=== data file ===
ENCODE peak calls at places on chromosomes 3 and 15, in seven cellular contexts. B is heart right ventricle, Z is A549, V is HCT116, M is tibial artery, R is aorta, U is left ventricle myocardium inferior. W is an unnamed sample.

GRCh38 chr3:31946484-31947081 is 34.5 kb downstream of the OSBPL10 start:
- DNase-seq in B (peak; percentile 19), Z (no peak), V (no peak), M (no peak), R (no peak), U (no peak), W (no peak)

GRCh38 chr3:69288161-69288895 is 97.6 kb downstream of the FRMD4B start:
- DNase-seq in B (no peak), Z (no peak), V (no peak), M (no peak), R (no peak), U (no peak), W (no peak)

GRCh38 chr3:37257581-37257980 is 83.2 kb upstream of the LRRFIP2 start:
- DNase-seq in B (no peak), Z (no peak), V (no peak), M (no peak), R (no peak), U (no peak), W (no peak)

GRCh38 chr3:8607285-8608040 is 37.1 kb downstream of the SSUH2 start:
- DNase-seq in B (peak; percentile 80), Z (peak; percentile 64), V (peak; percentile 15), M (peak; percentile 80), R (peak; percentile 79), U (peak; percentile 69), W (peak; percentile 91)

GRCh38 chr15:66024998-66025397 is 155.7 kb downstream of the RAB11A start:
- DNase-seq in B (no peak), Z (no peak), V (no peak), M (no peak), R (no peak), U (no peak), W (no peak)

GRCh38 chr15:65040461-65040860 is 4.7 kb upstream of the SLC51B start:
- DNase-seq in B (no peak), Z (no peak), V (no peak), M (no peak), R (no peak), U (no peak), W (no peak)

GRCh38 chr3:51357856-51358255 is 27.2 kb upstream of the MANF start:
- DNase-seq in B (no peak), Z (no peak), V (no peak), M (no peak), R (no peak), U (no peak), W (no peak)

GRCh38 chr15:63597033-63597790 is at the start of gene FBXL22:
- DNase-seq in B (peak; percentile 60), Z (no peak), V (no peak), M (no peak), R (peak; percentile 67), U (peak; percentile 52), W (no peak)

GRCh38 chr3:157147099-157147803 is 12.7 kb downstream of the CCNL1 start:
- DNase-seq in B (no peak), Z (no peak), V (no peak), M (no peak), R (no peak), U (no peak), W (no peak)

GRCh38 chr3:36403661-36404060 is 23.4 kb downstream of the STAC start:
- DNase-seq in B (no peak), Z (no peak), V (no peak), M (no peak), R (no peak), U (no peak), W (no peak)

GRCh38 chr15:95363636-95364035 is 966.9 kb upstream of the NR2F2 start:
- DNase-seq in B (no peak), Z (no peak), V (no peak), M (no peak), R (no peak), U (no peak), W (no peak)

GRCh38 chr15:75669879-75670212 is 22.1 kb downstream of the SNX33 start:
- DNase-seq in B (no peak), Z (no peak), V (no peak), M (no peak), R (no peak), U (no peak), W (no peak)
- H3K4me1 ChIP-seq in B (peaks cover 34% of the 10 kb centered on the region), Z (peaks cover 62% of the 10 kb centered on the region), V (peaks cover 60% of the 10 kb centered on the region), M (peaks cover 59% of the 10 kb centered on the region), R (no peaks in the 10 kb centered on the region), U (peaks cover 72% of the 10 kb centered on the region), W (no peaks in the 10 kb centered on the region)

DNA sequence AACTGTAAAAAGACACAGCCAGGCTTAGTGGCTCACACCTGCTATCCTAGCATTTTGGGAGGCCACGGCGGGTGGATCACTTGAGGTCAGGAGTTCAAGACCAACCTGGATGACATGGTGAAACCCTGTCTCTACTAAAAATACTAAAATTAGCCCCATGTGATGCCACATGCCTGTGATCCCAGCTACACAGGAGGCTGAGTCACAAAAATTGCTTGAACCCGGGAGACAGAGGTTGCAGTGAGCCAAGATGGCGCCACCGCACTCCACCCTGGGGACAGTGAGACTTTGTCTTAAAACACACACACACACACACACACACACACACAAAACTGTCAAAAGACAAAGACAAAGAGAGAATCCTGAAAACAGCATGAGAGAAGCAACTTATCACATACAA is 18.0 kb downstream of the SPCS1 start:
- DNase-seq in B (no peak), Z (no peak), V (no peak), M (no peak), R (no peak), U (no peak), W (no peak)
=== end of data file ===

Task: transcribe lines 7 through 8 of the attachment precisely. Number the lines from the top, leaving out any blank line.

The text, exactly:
- DNase-seq in B (no peak), Z (no peak), V (no peak), M (no peak), R (no peak), U (no peak), W (no peak)

GRCh38 chr3:8607285-8608040 is 37.1 kb downstream of the SSUH2 start: